What You Should Know
Russula ochroleuca is a member of the genus Russula. A group that has become known as brittlegills. It is found in all kinds of woodland from mid-summer through to early winter. It is edible, but the taste is mediocre and sometimes rather peppery and so this abundant mushroom is not much prized for its culinary value.
The cap is dull yellow and 5–12 cm (2–4.5 in) wide, initially convex, later flat, or slightly depressed. The cap margin becomes furrowed when mature, and it is two-thirds peeling. The gills are white to grayish white and are adnexed. The stipe is 3–7 cm (1–3 in) long, 1–2 cm (0.5–1 in) wide, cylindrical, white, or later grayish.
In the USA it is fairly common under conifers; birch, and aspen in the Northern States.
Other names: Ochre Brittlegill, Common Yellow Brittlegill.
Russula ochroleuca Mushroom Identification
5 to 12 cm in diameter, the ochre-yellow cap is initially convex and then flat, developing a slight depression at maturity.
As the fruitbodies age, the cap margin becomes striate and the cuticle easily peels back over the outer two-thirds of the diameter. Most specimens remain yellow, but a few develop a green tinge to the cap.
Beneath the surface, the flesh of the Ochre Brittlegill is white and brittle.
The creamy-white gills of Russula ochroleuca are adnexed or adnate, narrow and brittle; they gradually turn a darker shade of cream as the fruiting body matures.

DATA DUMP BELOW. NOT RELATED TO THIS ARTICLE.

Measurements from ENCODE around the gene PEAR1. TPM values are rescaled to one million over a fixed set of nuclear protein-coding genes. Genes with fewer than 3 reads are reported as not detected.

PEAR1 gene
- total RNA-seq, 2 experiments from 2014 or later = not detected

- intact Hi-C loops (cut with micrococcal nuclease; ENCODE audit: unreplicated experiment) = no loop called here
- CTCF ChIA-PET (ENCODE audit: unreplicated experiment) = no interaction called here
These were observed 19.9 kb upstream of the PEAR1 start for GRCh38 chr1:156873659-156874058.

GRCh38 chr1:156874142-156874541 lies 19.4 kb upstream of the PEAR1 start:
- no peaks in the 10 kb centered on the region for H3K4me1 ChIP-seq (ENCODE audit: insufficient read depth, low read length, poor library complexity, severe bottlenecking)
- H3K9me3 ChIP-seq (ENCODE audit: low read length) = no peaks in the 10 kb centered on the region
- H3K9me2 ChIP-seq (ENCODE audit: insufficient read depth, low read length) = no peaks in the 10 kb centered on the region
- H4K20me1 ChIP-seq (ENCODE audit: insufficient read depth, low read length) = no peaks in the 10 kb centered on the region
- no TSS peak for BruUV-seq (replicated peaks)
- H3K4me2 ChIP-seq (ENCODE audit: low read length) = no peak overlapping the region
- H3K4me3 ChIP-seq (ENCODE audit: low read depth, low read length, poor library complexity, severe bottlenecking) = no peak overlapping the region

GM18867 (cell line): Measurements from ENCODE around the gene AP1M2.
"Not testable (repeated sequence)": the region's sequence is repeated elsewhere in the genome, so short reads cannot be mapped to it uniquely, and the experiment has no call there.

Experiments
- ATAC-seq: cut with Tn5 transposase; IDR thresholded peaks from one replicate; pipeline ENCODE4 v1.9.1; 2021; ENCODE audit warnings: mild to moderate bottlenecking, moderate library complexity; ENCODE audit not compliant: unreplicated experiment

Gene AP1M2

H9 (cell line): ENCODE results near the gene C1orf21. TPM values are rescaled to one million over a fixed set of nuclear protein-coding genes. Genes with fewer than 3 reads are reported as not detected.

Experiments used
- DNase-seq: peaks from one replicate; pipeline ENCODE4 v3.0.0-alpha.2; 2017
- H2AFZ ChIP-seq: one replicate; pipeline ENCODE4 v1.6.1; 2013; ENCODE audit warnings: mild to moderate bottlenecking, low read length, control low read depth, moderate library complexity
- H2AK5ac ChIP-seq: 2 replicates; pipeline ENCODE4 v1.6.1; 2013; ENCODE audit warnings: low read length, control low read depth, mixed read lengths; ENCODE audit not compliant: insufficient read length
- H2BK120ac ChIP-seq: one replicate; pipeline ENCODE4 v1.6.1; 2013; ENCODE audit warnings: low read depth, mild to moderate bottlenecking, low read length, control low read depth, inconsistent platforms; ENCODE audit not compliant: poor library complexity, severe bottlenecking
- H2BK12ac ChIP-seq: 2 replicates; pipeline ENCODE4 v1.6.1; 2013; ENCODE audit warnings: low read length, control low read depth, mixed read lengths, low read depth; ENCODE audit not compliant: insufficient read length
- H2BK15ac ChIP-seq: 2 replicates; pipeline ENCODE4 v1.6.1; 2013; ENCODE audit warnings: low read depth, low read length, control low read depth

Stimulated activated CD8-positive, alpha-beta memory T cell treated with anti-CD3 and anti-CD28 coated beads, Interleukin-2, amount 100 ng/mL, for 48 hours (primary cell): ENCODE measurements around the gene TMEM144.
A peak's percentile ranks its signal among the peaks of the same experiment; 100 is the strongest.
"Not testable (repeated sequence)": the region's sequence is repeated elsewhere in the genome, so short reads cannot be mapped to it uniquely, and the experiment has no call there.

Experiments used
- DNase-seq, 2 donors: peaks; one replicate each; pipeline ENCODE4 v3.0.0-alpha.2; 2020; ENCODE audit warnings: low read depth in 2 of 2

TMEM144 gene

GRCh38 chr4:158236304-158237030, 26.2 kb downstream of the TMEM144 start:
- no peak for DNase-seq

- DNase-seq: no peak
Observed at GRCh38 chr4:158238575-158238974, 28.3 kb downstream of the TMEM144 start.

15 to 25mm in diameter, the stems are 4 to 7cm tall, white at first but greying slightly with age. The stem usually tapers inwards slightly towards the apex.
Broadly ellipsoidal to ovoid, 8-10 x 7-8µm; ornamented with warts up to 1.2µm tall connected with very fine lines to form an almost complete network.
Odor and Taste
No distinctive odor; taste variable from mild to fairly hot.
Russula claroflava is found on the wet ground under birch trees. It has a strong fruity odor, has yellowish gills and provides a yellow-ochre spore print.
Russula ochroleuca Taxonomy and Etymology
This brittlegill was described scientifically in 1796 by Christiaan Hendrik Persoon, who gave it the binomial name Russula ochroleuca by which it is generally known today.
Synonyms of Russula ochroleuca include Agaricus ochroleucus (Pers.) Fr., Russula citrina Gillet, Russula granulosa Cooke, and Russula ochroleuca var. granulosa (Cooke) Rea.
Russula, the generic name, means red or reddish, and indeed many of the brittlegills have red caps. The specific epithet ochroleuca is made up of the prefix ochr- which means ochre (brownish yellow). and -leuca meaning white; so ochroleuca means whitish (light) ochre - the typical cap color.
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